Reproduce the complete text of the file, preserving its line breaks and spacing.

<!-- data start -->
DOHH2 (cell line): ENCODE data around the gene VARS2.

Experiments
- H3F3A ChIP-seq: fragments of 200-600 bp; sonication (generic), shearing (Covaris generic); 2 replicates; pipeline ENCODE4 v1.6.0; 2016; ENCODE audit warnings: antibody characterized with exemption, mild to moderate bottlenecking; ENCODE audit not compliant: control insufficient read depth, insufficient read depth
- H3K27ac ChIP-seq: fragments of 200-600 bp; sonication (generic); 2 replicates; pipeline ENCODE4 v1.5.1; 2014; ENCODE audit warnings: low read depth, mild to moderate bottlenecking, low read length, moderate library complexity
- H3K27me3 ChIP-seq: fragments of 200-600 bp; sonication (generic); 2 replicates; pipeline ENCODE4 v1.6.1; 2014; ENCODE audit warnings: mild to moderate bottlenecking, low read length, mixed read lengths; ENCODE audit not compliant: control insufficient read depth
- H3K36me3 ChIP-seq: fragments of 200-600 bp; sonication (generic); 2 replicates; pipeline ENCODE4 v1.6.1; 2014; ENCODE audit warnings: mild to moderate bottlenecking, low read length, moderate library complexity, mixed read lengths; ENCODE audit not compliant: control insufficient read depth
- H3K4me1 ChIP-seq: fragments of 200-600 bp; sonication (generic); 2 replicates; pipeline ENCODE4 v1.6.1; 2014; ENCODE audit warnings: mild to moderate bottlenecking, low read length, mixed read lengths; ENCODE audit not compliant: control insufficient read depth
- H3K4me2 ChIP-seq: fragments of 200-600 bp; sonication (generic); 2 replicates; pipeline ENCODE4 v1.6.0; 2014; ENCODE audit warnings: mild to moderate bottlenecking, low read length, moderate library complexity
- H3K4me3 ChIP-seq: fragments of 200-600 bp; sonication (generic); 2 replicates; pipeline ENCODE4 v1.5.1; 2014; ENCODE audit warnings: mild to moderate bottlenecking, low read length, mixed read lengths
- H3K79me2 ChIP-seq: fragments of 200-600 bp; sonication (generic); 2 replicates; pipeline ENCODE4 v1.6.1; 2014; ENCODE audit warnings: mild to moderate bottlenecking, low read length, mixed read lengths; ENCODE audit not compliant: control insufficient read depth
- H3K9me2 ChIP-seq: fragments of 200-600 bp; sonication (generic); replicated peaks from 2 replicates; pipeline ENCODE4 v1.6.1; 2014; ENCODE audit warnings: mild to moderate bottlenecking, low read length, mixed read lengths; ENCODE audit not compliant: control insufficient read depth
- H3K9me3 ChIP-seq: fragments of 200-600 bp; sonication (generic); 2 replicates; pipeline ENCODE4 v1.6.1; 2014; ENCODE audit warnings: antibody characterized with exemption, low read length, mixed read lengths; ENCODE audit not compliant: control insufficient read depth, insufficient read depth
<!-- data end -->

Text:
DOHH2 (cell line): ENCODE data around the gene VARS2.

Experiments
- H3F3A ChIP-seq: fragments of 200-600 bp; sonication (generic), shearing (Covaris generic); 2 replicates; pipeline ENCODE4 v1.6.0; 2016; ENCODE audit warnings: antibody characterized with exemption, mild to moderate bottlenecking; ENCODE audit not compliant: control insufficient read depth, insufficient read depth
- H3K27ac ChIP-seq: fragments of 200-600 bp; sonication (generic); 2 replicates; pipeline ENCODE4 v1.5.1; 2014; ENCODE audit warnings: low read depth, mild to moderate bottlenecking, low read length, moderate library complexity
- H3K27me3 ChIP-seq: fragments of 200-600 bp; sonication (generic); 2 replicates; pipeline ENCODE4 v1.6.1; 2014; ENCODE audit warnings: mild to moderate bottlenecking, low read length, mixed read lengths; ENCODE audit not compliant: control insufficient read depth
- H3K36me3 ChIP-seq: fragments of 200-600 bp; sonication (generic); 2 replicates; pipeline ENCODE4 v1.6.1; 2014; ENCODE audit warnings: mild to moderate bottlenecking, low read length, moderate library complexity, mixed read lengths; ENCODE audit not compliant: control insufficient read depth
- H3K4me1 ChIP-seq: fragments of 200-600 bp; sonication (generic); 2 replicates; pipeline ENCODE4 v1.6.1; 2014; ENCODE audit warnings: mild to moderate bottlenecking, low read length, mixed read lengths; ENCODE audit not compliant: control insufficient read depth
- H3K4me2 ChIP-seq: fragments of 200-600 bp; sonication (generic); 2 replicates; pipeline ENCODE4 v1.6.0; 2014; ENCODE audit warnings: mild to moderate bottlenecking, low read length, moderate library complexity
- H3K4me3 ChIP-seq: fragments of 200-600 bp; sonication (generic); 2 replicates; pipeline ENCODE4 v1.5.1; 2014; ENCODE audit warnings: mild to moderate bottlenecking, low read length, mixed read lengths
- H3K79me2 ChIP-seq: fragments of 200-600 bp; sonication (generic); 2 replicates; pipeline ENCODE4 v1.6.1; 2014; ENCODE audit warnings: mild to moderate bottlenecking, low read length, mixed read lengths; ENCODE audit not compliant: control insufficient read depth
- H3K9me2 ChIP-seq: fragments of 200-600 bp; sonication (generic); replicated peaks from 2 replicates; pipeline ENCODE4 v1.6.1; 2014; ENCODE audit warnings: mild to moderate bottlenecking, low read length, mixed read lengths; ENCODE audit not compliant: control insufficient read depth
- H3K9me3 ChIP-seq: fragments of 200-600 bp; sonication (generic); 2 replicates; pipeline ENCODE4 v1.6.1; 2014; ENCODE audit warnings: antibody characterized with exemption, low read length, mixed read lengths; ENCODE audit not compliant: control insufficient read depth, insufficient read depth